This event was in Spanish with English interpretation. This is the English interpretation.
Irregular migration from Guatemala to the United States has accelerated dramatically in recent years, much of it from the Western Highlands, a region that is among the poorest and most rural in the country. The remittances resulting from migration have been a crucial lifeline in supporting the region through the COVID-19 pandemic, almost equaling total exports in 2020.
A critical first step toward developing alternatives to irregular migration is to understand the factors that drive people to leave, including the underlying causes and the immediate triggers. The Migration Policy Institute and the Guatemalan nongovernmental organization Asociación Pop No’j undertook a study examining the patterns and drivers of emigration from Huehuetenango, one of the country’s top migrant-sending areas in the Western Highlands. The researchers also assessed potential strategies to address push factors and create alternatives to irregular migration.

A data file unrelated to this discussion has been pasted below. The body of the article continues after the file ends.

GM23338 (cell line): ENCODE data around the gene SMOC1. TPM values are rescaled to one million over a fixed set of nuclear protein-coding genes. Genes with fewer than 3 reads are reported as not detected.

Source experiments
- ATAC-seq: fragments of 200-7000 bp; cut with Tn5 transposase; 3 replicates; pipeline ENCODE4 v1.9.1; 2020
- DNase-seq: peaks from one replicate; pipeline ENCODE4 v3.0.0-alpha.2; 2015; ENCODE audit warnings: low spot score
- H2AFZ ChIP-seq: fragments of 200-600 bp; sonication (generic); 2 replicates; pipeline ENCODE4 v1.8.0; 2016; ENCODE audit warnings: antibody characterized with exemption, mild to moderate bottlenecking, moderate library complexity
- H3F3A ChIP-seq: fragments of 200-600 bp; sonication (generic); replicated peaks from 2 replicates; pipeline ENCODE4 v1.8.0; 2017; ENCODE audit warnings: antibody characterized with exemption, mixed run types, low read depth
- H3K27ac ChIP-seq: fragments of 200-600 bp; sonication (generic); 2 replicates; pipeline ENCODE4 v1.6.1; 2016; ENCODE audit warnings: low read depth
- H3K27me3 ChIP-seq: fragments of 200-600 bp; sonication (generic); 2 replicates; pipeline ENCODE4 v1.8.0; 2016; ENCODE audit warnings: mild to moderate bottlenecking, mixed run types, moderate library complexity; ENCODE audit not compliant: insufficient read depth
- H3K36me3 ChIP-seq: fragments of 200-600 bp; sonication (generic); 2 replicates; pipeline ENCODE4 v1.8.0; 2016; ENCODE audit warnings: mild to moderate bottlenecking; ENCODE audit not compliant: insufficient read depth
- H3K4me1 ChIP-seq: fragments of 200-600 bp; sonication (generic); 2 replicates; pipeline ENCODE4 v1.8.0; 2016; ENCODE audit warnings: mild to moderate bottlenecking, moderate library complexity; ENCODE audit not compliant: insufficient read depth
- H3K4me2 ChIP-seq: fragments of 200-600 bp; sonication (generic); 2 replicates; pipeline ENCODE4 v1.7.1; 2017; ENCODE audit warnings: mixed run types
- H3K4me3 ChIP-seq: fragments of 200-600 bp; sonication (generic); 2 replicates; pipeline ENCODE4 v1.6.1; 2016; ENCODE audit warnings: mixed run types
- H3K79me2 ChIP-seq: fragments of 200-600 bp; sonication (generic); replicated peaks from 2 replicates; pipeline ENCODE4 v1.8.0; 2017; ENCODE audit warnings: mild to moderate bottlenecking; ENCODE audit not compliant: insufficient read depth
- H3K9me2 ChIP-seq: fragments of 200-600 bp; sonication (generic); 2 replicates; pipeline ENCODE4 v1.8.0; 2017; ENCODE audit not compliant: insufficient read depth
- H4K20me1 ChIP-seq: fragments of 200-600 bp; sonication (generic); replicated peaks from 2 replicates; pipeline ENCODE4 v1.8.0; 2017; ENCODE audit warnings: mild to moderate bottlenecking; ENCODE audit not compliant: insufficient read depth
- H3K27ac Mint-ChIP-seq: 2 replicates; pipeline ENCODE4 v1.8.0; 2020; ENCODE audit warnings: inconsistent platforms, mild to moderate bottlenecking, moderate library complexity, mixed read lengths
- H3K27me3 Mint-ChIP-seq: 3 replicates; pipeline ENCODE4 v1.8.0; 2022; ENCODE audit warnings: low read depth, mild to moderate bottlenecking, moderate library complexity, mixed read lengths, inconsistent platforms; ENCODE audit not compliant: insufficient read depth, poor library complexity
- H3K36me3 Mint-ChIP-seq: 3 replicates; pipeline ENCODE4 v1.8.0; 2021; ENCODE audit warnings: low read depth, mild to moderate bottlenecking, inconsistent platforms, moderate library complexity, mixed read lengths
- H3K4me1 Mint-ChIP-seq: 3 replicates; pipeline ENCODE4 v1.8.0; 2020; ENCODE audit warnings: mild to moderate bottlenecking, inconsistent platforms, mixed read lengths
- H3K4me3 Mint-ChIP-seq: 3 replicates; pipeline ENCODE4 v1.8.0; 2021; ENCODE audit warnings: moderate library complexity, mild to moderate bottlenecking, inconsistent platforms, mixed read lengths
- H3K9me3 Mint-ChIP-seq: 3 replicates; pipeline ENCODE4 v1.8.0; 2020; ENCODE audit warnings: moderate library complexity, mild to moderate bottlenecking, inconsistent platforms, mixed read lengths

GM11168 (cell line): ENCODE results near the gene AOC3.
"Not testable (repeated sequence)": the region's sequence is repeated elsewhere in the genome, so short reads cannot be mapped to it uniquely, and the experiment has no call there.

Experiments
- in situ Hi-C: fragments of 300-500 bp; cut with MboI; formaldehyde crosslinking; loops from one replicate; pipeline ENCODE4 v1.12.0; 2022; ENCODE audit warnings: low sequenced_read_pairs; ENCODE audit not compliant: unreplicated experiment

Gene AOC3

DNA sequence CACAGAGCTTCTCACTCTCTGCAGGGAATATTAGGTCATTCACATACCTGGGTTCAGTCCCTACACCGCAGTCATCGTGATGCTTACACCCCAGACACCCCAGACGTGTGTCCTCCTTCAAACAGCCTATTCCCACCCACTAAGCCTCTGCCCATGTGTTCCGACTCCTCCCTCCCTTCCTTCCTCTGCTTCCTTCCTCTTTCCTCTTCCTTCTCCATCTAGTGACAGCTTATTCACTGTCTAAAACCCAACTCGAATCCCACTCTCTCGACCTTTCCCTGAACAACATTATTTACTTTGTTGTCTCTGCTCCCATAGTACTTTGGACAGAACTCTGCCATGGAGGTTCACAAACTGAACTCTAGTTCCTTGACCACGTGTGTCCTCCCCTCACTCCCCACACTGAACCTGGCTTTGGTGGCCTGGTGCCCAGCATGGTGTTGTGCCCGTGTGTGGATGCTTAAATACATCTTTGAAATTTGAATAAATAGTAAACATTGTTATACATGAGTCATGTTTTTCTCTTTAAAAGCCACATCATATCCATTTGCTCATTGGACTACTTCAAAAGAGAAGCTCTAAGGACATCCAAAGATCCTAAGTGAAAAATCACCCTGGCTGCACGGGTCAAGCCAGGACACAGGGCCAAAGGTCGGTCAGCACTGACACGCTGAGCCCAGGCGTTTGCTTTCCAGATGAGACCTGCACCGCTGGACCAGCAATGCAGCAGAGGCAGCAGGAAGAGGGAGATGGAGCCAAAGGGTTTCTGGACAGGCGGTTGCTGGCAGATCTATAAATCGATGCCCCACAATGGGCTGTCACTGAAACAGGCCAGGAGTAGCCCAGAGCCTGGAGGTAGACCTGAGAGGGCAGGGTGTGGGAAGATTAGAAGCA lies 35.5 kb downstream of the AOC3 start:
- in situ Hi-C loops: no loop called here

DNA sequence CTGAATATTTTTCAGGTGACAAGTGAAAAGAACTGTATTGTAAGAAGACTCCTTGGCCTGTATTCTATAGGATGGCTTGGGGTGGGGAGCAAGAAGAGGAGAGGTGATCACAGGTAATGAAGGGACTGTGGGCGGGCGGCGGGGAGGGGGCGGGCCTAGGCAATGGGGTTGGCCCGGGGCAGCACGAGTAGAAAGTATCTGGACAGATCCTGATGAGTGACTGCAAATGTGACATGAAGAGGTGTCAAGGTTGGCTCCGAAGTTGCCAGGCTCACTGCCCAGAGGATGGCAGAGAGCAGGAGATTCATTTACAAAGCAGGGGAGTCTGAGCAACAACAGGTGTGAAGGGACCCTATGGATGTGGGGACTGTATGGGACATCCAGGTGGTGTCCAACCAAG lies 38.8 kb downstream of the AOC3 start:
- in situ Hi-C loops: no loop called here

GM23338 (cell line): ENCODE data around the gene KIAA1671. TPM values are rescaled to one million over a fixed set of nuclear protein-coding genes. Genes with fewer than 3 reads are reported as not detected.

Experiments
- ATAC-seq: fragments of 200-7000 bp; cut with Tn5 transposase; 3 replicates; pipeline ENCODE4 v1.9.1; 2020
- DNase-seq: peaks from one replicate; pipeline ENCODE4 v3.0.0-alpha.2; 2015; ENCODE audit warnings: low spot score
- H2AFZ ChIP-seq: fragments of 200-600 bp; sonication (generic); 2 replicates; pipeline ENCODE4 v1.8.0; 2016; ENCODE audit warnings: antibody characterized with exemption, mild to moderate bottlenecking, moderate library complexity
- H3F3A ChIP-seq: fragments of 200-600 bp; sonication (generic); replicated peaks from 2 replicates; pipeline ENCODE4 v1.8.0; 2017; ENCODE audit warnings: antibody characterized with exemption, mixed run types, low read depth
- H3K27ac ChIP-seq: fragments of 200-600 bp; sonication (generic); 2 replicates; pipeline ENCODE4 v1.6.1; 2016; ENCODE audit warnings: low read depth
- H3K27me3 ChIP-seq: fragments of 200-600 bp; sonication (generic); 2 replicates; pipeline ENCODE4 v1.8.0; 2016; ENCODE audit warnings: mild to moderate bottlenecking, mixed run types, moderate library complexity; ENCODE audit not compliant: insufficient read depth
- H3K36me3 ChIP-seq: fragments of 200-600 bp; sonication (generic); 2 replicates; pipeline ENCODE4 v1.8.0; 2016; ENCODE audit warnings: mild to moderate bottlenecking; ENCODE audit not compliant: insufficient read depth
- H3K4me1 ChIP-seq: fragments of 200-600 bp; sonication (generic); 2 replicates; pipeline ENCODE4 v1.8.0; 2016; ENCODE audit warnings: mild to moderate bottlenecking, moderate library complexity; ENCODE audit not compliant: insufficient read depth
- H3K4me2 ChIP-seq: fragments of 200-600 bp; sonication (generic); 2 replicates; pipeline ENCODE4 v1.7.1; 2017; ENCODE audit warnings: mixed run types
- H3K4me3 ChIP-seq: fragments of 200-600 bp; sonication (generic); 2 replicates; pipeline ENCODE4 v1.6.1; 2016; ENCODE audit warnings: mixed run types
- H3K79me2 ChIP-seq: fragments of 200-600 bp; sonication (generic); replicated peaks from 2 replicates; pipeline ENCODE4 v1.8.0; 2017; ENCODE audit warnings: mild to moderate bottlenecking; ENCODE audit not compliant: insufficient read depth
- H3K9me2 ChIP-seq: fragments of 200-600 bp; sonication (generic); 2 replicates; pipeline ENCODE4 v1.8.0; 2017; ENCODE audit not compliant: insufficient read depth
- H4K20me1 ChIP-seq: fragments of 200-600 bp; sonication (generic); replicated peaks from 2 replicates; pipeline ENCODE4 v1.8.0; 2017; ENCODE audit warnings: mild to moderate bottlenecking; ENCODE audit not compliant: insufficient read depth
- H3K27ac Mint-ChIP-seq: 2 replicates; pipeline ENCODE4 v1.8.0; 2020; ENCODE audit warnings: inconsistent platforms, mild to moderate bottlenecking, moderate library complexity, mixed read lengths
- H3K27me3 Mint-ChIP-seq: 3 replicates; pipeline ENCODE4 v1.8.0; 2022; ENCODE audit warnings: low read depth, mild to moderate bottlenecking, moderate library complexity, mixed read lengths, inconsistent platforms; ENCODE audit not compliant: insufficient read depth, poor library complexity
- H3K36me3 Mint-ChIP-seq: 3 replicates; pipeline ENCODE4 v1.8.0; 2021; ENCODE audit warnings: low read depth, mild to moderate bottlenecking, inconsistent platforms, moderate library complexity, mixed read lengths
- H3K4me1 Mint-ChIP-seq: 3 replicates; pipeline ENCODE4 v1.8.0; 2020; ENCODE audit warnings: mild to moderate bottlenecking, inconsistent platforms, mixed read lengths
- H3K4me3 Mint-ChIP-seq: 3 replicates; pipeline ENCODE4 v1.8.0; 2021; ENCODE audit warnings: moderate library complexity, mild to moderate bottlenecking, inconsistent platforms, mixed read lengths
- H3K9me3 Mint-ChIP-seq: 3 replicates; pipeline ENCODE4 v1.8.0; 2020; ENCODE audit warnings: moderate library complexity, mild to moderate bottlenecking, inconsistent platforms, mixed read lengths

This report release event features discussion on changing migration patterns from Guatemala, along with how policymakers and development practitioners can help create livelihood options and address other drivers of migration, as well as expanding legal pathways for circular migration. The conversation also explores broader lessons for policy approaches in both sending and receiving countries that, over time, could help better manage migration and provide alternatives to emigration.